“I try to put [students] in a position where they’re capable of teaching something new to somebody, so that it’s not always coming from the front of class,” he said. “It’s what I call ‘interactive teaching.’ It has to be real. It has to be hands on. And that’s why, for example, I [stressed travel]. It was hands on, culture was right in front of you. Part of that curriculum was all that traveling.”

He also established international institutes for faculty: “That was probably the most successful part of my career,” he said. “I did institutes for teachers in New Brunswick, Nova Scotia, Quebec. I have been doing that since 2000, taking teachers on immersions [for one or two weeks].”

Nowadays, post-retirement, Pelletier stays involved in the community as an emeritus professor of French at UMaine, as a board member at the Chinese Language and Culture Center of Maine, and with the Penobscot Language School in Rockland, to name a few. But he said if it weren’t for a twist of fate and some fortuitous historic events, he might never have gotten into language at all.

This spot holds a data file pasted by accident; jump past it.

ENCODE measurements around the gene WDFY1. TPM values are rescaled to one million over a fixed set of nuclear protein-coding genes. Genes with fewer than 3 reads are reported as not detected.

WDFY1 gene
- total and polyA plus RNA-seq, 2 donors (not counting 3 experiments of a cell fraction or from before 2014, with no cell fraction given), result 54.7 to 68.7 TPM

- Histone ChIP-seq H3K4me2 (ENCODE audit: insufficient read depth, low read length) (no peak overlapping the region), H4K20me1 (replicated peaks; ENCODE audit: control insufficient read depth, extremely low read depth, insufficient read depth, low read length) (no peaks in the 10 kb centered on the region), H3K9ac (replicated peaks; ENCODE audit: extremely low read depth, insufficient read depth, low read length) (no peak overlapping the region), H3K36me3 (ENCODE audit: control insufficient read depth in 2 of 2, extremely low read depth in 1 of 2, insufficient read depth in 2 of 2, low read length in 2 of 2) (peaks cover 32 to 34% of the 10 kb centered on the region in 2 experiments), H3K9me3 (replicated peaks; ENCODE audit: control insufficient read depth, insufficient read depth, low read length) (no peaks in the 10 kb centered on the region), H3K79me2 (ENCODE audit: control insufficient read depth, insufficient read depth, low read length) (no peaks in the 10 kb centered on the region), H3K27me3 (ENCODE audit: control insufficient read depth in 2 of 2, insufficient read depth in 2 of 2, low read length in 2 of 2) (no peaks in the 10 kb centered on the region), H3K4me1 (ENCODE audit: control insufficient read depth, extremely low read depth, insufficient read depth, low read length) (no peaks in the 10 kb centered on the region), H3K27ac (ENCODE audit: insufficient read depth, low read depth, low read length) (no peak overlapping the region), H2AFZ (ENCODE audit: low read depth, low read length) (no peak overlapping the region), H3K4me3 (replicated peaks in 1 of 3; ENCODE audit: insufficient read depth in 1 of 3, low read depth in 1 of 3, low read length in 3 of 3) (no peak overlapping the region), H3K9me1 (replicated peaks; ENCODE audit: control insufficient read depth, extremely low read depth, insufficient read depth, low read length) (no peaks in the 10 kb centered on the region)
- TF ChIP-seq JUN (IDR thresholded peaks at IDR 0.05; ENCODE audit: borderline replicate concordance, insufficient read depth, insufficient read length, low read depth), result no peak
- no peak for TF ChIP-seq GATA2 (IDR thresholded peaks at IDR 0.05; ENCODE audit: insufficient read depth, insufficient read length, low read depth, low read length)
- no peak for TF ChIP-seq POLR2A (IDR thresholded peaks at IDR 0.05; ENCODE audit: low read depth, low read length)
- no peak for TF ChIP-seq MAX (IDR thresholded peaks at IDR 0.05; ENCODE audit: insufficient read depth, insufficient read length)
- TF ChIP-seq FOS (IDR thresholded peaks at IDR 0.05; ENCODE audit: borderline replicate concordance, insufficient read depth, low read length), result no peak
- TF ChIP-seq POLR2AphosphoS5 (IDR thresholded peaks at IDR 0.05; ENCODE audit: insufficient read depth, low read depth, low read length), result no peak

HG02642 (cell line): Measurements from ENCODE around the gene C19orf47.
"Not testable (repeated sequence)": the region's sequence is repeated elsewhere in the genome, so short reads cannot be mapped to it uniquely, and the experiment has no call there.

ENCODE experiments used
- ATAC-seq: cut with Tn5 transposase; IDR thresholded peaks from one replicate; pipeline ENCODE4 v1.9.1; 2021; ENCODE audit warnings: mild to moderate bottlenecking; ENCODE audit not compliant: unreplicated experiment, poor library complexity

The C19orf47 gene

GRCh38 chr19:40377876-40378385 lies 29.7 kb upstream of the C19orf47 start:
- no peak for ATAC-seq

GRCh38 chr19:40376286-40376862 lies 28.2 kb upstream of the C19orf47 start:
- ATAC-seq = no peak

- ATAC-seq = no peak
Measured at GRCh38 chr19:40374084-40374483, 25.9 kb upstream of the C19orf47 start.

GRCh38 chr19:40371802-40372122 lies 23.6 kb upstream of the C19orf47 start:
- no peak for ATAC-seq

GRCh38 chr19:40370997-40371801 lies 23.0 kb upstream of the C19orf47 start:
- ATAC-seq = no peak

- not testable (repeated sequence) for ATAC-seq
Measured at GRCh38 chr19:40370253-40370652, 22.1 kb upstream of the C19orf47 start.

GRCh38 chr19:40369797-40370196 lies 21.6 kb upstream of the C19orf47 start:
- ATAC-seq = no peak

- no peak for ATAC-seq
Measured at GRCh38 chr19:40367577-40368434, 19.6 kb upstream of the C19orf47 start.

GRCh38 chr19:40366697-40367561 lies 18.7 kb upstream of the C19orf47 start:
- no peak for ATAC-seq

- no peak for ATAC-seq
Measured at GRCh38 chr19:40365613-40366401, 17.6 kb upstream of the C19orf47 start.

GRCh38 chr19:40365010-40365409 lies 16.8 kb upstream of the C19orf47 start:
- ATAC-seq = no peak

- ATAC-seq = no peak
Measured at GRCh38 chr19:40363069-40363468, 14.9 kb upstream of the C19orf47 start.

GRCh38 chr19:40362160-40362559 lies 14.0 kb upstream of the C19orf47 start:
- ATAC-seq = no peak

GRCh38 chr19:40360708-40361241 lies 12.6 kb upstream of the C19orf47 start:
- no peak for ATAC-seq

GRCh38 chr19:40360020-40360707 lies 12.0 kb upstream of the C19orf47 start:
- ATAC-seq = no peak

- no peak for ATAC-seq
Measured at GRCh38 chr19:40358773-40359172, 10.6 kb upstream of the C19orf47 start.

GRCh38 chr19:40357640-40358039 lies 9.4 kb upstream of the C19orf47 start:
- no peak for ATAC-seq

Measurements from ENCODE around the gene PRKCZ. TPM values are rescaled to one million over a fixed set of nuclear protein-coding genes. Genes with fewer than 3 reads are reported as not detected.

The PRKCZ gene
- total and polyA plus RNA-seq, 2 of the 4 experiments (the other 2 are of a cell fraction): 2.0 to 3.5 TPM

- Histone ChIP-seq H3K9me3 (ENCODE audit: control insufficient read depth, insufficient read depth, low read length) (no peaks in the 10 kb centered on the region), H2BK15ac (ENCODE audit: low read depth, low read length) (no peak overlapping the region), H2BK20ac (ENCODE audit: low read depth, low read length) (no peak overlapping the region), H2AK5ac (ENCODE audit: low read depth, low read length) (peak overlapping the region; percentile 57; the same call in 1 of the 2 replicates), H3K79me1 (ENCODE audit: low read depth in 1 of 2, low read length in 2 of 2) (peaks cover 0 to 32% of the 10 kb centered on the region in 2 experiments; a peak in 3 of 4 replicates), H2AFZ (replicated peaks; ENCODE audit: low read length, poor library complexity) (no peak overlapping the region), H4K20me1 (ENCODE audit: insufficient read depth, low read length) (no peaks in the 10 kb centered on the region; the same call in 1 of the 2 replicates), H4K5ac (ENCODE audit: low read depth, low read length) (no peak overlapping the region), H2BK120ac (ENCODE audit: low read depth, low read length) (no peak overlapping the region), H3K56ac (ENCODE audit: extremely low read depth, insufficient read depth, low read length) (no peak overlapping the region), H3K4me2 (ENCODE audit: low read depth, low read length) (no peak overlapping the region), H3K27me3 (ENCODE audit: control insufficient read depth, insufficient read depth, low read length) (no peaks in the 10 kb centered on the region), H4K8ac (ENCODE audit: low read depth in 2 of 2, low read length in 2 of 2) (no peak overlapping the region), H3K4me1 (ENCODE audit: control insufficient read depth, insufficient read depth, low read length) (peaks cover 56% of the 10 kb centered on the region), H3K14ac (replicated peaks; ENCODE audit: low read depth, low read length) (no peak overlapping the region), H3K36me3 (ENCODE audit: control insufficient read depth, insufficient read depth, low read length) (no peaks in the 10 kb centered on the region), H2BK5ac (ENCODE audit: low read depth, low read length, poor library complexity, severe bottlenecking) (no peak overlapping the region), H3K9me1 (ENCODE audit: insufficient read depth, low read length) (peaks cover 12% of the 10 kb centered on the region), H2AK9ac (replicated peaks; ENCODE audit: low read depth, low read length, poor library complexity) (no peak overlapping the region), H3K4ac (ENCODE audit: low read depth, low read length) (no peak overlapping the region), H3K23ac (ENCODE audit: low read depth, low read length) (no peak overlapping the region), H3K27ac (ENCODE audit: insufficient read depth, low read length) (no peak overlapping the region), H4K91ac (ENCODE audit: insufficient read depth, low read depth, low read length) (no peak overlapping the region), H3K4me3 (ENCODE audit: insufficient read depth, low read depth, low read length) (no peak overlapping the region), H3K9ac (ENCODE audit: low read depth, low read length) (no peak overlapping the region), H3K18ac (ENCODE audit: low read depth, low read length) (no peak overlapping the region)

As a boy, he grew up in Berlin, New Hampshire, one of seven children. His father was from Eagle Lake in Maine; his mother, from Quebec. At a young age, he was recruited by the former St. Joseph’s Seminary in Bucksport as a promising student. Classes were delivered in French in the morning, and English in the afternoon. It was there, he said, that his interest in languages started to develop.